Image: "Samson," fossilized Tyrannosaurus rex
Bonhams & Butterfields
Experts say the 170 bones of "Samson," a fossilized Tyrannosaurus rex discovered about 17 years ago in South Dakota, represent more than half the skeleton of a 40-foot-long, 7.5 ton dinosaur that lived 66 million years ago.
updated 10/4/2009 12:51:58 PM ET 2009-10-04T16:51:58

Sampson, a fossilized Tyrannosaurus rex, still needs a home after bidders failed to meet the minimum price at a Las Vegas auction.

But Tom Lindgren of Bonhams & Butterfields says the auction house is talking with a number of institutions and individuals, and is confident a sale will be completed in the next couple of weeks.

The auctioneer had hoped Saturday's bids would top $6 million for the T. rex dubbed "Samson" at the auction.

Lindgren says the highest bid today was $3.7 million.

Lindgren said the owner had sought to sell the dinosaur as soon as possible, leaving potential bidders scrambling to quickly come up with the money.

"A number of bidders are still trying to get their financing in line," he said. "I think we'll have a home for her pretty soon."

Experts say the 170 bones discovered about 17 years ago in South Dakota represent more than half the skeleton of a 40-foot-long, 7.5 ton dinosaur that lived 66 million years ago.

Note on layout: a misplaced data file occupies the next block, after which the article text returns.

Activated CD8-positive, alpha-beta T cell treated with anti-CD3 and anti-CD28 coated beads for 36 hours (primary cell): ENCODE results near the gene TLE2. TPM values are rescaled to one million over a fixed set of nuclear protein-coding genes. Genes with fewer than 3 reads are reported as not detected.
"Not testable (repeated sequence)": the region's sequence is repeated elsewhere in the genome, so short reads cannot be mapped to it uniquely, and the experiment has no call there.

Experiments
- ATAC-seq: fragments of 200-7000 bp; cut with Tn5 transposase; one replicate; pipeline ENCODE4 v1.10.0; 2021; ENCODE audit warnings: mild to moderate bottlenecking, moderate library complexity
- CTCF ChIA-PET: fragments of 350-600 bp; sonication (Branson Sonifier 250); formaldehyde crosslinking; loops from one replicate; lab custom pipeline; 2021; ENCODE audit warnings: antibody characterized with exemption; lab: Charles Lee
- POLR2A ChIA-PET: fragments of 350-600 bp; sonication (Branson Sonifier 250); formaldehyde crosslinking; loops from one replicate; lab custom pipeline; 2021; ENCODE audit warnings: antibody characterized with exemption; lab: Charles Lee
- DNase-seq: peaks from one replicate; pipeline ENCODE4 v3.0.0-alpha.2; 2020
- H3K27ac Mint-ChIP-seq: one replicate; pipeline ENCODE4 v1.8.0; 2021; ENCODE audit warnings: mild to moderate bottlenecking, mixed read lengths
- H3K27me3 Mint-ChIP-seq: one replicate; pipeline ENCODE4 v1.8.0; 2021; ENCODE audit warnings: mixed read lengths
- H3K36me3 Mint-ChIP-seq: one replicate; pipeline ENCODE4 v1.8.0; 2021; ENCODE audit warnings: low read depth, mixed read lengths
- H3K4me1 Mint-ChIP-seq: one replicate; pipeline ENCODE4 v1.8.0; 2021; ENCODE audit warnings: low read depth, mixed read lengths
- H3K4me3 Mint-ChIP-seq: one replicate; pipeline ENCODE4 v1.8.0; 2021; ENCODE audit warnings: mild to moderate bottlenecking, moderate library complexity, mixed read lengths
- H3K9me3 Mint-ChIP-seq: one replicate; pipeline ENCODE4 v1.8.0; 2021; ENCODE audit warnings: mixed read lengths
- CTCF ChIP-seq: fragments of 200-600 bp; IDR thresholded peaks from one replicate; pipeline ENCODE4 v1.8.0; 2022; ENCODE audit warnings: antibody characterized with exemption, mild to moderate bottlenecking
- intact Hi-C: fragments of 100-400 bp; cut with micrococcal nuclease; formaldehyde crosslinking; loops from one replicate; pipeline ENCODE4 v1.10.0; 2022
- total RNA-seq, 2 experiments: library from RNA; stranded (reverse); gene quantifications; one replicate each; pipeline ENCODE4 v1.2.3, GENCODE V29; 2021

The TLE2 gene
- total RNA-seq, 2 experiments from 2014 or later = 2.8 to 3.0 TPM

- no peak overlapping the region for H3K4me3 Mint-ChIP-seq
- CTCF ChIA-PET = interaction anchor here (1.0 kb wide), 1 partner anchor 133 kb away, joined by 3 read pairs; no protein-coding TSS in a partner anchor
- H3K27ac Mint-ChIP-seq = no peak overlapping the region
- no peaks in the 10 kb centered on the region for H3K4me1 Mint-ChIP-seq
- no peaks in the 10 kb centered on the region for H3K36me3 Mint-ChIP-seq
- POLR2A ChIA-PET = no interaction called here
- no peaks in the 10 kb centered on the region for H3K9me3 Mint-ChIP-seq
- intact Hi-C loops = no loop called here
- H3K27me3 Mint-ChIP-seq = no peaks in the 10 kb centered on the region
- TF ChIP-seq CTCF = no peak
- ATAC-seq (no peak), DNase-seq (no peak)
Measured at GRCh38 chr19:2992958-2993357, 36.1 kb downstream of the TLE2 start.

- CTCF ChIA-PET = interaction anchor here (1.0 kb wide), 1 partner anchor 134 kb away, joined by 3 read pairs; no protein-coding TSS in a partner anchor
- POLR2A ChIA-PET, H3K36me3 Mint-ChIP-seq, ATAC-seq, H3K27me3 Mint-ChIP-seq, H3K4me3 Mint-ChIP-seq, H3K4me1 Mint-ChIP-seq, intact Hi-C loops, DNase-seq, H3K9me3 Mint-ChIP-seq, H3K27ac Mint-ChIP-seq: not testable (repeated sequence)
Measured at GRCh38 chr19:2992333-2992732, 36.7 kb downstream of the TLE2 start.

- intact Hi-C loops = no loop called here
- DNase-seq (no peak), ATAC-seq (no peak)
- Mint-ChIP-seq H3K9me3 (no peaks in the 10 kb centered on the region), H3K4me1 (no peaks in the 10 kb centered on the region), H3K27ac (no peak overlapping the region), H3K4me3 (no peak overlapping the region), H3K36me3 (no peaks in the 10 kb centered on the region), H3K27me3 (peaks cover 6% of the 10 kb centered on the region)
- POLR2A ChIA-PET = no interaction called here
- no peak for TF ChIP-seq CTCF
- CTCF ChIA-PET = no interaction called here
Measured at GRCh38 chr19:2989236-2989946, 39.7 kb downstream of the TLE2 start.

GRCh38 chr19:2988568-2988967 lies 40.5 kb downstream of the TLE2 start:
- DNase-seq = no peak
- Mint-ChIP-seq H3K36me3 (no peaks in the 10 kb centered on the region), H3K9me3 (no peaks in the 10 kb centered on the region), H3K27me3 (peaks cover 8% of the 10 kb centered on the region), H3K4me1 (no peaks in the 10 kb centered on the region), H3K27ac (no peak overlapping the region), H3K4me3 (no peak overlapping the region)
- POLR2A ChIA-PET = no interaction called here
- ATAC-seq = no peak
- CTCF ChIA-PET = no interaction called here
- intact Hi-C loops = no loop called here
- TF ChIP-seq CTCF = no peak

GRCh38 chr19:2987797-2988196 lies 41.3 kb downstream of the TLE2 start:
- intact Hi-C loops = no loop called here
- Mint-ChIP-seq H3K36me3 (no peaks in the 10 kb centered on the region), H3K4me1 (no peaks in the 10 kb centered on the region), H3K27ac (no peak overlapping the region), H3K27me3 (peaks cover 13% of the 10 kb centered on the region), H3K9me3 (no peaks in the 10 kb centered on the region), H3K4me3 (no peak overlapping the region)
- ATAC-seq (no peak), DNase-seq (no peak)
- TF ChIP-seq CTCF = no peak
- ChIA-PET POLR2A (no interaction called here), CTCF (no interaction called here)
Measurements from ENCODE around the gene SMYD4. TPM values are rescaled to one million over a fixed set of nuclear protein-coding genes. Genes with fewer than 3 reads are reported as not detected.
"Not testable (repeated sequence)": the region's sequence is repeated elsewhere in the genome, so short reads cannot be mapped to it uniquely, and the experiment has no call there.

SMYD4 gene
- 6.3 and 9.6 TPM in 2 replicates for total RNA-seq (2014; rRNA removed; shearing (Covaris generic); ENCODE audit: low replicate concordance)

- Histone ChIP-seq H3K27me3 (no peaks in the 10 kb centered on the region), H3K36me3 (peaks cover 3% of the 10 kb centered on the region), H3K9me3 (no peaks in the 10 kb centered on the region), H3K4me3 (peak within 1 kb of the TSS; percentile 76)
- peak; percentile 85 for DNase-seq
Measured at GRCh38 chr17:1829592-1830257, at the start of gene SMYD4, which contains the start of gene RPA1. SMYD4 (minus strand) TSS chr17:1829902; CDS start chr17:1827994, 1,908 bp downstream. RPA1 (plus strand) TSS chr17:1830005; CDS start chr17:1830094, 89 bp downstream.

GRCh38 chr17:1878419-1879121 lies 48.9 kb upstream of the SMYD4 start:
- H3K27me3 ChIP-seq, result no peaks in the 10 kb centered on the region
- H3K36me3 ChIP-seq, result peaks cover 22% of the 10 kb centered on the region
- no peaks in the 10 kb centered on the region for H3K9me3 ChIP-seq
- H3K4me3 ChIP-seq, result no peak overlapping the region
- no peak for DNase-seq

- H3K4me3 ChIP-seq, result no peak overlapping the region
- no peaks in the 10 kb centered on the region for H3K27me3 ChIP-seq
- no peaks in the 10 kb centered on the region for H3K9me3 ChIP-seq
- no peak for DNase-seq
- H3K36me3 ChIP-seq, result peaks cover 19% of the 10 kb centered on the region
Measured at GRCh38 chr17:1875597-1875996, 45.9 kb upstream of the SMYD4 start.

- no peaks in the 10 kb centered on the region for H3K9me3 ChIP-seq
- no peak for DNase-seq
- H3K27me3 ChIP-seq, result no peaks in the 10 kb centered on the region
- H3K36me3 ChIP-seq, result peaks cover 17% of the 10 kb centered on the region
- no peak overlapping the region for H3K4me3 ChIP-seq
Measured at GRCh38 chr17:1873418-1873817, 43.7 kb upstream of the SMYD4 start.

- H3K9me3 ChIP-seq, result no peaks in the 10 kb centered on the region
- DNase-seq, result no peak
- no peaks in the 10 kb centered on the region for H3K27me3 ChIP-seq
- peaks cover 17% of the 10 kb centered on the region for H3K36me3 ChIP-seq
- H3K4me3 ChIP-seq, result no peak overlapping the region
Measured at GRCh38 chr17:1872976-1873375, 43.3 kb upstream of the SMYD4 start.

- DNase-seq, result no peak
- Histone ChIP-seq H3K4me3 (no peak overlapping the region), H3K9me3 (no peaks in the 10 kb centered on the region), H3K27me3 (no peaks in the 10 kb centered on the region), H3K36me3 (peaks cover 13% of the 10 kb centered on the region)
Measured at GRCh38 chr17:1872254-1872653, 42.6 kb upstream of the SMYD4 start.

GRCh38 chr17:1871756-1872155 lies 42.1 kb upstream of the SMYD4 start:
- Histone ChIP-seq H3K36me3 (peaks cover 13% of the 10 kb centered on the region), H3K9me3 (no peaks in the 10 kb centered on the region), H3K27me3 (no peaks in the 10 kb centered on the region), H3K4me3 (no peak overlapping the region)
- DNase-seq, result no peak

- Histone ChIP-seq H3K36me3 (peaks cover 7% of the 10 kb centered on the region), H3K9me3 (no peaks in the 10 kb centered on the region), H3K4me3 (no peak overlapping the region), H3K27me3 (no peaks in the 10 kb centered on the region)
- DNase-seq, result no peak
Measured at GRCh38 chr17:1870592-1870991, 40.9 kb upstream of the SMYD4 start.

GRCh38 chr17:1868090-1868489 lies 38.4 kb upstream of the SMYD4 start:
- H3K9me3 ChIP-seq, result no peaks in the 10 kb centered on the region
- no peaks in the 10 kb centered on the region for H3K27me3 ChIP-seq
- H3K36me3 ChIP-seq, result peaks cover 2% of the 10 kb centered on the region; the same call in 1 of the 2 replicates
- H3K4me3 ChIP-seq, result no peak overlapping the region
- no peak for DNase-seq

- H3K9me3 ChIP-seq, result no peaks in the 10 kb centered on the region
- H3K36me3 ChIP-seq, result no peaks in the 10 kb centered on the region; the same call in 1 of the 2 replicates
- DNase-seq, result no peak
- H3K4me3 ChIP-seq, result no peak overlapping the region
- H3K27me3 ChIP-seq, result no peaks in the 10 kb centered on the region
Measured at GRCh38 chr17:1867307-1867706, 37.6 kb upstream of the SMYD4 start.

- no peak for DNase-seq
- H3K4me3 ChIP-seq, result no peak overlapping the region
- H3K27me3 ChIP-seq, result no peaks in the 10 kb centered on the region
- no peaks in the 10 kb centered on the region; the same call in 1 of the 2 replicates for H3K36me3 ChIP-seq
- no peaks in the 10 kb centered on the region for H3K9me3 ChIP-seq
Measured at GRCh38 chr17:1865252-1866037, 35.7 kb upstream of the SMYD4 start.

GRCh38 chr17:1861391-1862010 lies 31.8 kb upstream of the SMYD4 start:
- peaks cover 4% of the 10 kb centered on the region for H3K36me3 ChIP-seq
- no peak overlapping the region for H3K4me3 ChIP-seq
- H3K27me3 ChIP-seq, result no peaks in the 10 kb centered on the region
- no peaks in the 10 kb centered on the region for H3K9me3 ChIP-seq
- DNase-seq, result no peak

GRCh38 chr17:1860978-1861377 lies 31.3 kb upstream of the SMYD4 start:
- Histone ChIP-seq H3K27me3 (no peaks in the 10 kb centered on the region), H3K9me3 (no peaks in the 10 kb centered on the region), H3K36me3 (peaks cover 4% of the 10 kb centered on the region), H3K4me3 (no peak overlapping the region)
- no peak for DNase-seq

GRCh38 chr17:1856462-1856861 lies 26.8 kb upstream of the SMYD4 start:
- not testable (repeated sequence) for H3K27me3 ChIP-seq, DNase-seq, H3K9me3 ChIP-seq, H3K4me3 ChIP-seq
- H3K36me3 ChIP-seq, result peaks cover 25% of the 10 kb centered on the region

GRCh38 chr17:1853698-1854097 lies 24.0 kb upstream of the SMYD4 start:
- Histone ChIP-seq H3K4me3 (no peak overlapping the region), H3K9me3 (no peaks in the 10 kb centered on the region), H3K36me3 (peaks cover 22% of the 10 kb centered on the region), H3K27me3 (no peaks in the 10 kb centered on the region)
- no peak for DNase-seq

A similar T. rex fossil sold for $8.3 million in 1997.

Lindgren, a natural history specialist for the auction house, previously said "Samson" is the third most complete T. rex skeleton ever discovered, and one of only 42 specimens discovered in the last 100 years with more than 10 percent of the bones.

He had also said private bidders were welcome, but he and its owners wanted to see "Samson" end up at a museum or scientific institution, studied further and put on public display.

The female dinosaur's lower jaw was found by the son of a rancher in 1987, and the rest of its bones were excavated in 1992, Lindgren said. It was sold twice to private owners and is now owned by an American whom Lindgren wouldn't name.

About 50 other lots fetched $1.76 million Saturday. World records included $458,000 for a duckbilled dinosaur, $440,000 for a pair of Einiosaurus skeletons and $422,000 for a 17-foot-long fossilized fish found in Kansas, Lindgren said.

"This was the most successful auction we've ever had," he said.

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